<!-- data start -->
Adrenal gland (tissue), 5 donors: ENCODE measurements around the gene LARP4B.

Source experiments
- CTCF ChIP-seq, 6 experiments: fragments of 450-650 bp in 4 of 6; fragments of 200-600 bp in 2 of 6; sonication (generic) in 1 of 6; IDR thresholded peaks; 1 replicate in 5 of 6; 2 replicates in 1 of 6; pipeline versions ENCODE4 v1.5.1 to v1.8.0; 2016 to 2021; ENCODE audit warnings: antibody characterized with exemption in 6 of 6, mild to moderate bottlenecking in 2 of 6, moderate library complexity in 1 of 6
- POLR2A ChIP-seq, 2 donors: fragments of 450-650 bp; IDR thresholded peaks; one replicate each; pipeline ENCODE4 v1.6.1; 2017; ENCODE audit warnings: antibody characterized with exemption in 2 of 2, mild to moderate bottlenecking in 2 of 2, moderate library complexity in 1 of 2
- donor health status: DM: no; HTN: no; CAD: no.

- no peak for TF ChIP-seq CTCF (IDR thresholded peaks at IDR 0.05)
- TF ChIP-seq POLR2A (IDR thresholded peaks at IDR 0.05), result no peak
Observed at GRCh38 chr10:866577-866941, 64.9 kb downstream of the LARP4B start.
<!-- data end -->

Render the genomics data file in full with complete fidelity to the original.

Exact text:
Adrenal gland (tissue), 5 donors: ENCODE measurements around the gene LARP4B.

Source experiments
- CTCF ChIP-seq, 6 experiments: fragments of 450-650 bp in 4 of 6; fragments of 200-600 bp in 2 of 6; sonication (generic) in 1 of 6; IDR thresholded peaks; 1 replicate in 5 of 6; 2 replicates in 1 of 6; pipeline versions ENCODE4 v1.5.1 to v1.8.0; 2016 to 2021; ENCODE audit warnings: antibody characterized with exemption in 6 of 6, mild to moderate bottlenecking in 2 of 6, moderate library complexity in 1 of 6
- POLR2A ChIP-seq, 2 donors: fragments of 450-650 bp; IDR thresholded peaks; one replicate each; pipeline ENCODE4 v1.6.1; 2017; ENCODE audit warnings: antibody characterized with exemption in 2 of 2, mild to moderate bottlenecking in 2 of 2, moderate library complexity in 1 of 2
- donor health status: DM: no; HTN: no; CAD: no.

- no peak for TF ChIP-seq CTCF (IDR thresholded peaks at IDR 0.05)
- TF ChIP-seq POLR2A (IDR thresholded peaks at IDR 0.05), result no peak
Observed at GRCh38 chr10:866577-866941, 64.9 kb downstream of the LARP4B start.